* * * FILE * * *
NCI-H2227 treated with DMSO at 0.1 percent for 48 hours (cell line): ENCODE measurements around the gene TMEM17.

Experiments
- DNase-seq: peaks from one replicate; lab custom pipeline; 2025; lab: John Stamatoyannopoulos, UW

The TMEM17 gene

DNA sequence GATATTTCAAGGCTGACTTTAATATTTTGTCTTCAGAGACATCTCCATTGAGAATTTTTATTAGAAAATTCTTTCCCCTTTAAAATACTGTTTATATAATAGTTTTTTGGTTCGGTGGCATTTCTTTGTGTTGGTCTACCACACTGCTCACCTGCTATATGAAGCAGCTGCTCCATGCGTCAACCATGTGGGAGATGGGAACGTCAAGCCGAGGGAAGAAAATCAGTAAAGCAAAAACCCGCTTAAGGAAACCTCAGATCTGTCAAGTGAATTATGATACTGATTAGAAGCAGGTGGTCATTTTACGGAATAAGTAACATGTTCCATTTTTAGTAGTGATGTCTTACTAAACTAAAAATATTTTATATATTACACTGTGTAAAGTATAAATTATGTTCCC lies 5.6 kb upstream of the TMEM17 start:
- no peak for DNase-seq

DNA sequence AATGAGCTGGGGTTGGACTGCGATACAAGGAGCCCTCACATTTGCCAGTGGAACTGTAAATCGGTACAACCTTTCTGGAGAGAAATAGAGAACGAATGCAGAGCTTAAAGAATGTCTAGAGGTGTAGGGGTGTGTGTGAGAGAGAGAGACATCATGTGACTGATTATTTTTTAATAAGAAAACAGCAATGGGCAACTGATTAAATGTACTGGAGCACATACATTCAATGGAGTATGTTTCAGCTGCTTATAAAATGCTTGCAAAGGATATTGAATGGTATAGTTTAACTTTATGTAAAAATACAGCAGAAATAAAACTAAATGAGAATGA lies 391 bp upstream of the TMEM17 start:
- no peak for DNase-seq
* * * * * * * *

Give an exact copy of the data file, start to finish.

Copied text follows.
NCI-H2227 treated with DMSO at 0.1 percent for 48 hours (cell line): ENCODE measurements around the gene TMEM17.

Experiments
- DNase-seq: peaks from one replicate; lab custom pipeline; 2025; lab: John Stamatoyannopoulos, UW

The TMEM17 gene

DNA sequence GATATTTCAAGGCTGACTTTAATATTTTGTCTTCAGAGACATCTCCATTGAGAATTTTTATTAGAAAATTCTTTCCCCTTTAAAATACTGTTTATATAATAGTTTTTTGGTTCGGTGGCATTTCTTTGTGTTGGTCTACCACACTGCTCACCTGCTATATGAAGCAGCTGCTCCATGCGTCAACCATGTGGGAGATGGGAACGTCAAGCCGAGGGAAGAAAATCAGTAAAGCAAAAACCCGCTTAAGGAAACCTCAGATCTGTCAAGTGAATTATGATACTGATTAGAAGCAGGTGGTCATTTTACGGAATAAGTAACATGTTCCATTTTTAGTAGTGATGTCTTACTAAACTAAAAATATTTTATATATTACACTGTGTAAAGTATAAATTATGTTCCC lies 5.6 kb upstream of the TMEM17 start:
- no peak for DNase-seq

DNA sequence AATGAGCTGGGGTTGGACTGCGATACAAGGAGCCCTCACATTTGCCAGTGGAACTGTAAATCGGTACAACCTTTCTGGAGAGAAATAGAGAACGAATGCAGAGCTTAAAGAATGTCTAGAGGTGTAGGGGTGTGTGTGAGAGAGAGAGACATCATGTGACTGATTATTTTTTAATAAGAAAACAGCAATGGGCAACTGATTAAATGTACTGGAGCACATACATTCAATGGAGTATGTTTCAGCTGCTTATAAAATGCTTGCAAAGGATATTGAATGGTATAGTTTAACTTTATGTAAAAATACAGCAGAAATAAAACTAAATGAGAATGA lies 391 bp upstream of the TMEM17 start:
- no peak for DNase-seq